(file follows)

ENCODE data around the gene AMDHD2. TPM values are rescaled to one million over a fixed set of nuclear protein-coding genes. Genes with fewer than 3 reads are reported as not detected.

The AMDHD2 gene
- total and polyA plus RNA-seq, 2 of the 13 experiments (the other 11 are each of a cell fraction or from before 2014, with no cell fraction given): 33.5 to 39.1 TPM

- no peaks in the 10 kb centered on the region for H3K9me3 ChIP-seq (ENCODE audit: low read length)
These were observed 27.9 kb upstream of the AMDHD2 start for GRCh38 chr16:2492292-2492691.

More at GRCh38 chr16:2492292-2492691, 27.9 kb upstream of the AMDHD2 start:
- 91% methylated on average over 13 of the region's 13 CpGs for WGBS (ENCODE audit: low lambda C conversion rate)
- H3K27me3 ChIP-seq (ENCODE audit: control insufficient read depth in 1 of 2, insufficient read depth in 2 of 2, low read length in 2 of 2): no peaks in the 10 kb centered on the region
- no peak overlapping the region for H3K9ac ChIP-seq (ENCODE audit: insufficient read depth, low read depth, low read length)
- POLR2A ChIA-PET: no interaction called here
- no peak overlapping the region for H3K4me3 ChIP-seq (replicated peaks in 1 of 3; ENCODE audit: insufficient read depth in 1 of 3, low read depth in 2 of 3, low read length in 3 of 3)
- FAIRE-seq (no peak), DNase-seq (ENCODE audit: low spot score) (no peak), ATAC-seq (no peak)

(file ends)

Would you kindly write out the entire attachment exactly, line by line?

ENCODE data around the gene AMDHD2. TPM values are rescaled to one million over a fixed set of nuclear protein-coding genes. Genes with fewer than 3 reads are reported as not detected.

The AMDHD2 gene
- total and polyA plus RNA-seq, 2 of the 13 experiments (the other 11 are each of a cell fraction or from before 2014, with no cell fraction given): 33.5 to 39.1 TPM

- no peaks in the 10 kb centered on the region for H3K9me3 ChIP-seq (ENCODE audit: low read length)
These were observed 27.9 kb upstream of the AMDHD2 start for GRCh38 chr16:2492292-2492691.

More at GRCh38 chr16:2492292-2492691, 27.9 kb upstream of the AMDHD2 start:
- 91% methylated on average over 13 of the region's 13 CpGs for WGBS (ENCODE audit: low lambda C conversion rate)
- H3K27me3 ChIP-seq (ENCODE audit: control insufficient read depth in 1 of 2, insufficient read depth in 2 of 2, low read length in 2 of 2): no peaks in the 10 kb centered on the region
- no peak overlapping the region for H3K9ac ChIP-seq (ENCODE audit: insufficient read depth, low read depth, low read length)
- POLR2A ChIA-PET: no interaction called here
- no peak overlapping the region for H3K4me3 ChIP-seq (replicated peaks in 1 of 3; ENCODE audit: insufficient read depth in 1 of 3, low read depth in 2 of 3, low read length in 3 of 3)
- FAIRE-seq (no peak), DNase-seq (ENCODE audit: low spot score) (no peak), ATAC-seq (no peak)